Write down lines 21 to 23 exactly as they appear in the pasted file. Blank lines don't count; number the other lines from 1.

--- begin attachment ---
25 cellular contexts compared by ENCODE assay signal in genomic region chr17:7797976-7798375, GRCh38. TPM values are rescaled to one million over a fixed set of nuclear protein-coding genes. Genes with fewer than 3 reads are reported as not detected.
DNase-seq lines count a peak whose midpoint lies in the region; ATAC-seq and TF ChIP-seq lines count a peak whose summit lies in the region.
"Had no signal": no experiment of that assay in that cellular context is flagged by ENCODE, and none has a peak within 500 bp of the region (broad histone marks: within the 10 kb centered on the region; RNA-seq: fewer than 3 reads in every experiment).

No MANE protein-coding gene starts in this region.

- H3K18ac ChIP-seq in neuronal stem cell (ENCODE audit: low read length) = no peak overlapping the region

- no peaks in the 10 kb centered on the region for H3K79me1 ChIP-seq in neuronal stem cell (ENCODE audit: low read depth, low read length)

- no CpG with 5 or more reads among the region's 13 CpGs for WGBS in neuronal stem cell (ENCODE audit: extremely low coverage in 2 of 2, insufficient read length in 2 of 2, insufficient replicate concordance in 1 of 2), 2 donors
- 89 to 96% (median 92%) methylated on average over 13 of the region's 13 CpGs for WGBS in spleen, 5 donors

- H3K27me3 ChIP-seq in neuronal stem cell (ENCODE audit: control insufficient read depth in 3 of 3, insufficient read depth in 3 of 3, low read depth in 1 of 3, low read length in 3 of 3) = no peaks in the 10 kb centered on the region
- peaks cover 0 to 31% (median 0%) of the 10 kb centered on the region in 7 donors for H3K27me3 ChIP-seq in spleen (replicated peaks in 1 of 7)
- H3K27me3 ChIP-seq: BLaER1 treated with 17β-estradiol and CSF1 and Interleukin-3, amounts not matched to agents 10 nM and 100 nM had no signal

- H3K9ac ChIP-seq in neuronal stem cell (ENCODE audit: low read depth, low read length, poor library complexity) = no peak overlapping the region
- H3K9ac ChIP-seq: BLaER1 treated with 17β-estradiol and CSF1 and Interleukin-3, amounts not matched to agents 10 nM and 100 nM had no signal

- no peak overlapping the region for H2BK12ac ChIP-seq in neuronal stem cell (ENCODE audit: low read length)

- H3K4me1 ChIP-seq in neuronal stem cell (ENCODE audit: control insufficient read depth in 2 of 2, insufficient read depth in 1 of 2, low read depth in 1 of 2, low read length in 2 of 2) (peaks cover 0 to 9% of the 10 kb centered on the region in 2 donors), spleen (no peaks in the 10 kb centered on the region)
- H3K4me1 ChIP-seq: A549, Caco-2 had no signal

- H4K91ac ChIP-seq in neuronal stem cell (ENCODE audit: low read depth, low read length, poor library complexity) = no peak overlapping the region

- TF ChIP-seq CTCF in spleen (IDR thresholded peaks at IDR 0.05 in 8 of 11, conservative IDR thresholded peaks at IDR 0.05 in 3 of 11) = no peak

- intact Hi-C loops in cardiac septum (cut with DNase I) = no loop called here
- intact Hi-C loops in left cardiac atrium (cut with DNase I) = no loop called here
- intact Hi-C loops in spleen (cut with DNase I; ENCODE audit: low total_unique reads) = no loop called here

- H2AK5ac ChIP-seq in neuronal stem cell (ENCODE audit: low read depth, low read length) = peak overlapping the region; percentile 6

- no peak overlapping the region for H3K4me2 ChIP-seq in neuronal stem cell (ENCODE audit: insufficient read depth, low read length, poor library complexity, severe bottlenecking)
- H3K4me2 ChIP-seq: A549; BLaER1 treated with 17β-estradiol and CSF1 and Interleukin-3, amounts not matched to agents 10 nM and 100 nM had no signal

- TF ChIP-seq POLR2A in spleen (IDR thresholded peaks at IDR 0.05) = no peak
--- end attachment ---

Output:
- intact Hi-C loops in spleen (cut with DNase I; ENCODE audit: low total_unique reads) = no loop called here

- H2AK5ac ChIP-seq in neuronal stem cell (ENCODE audit: low read depth, low read length) = peak overlapping the region; percentile 6

- no peak overlapping the region for H3K4me2 ChIP-seq in neuronal stem cell (ENCODE audit: insufficient read depth, low read length, poor library complexity, severe bottlenecking)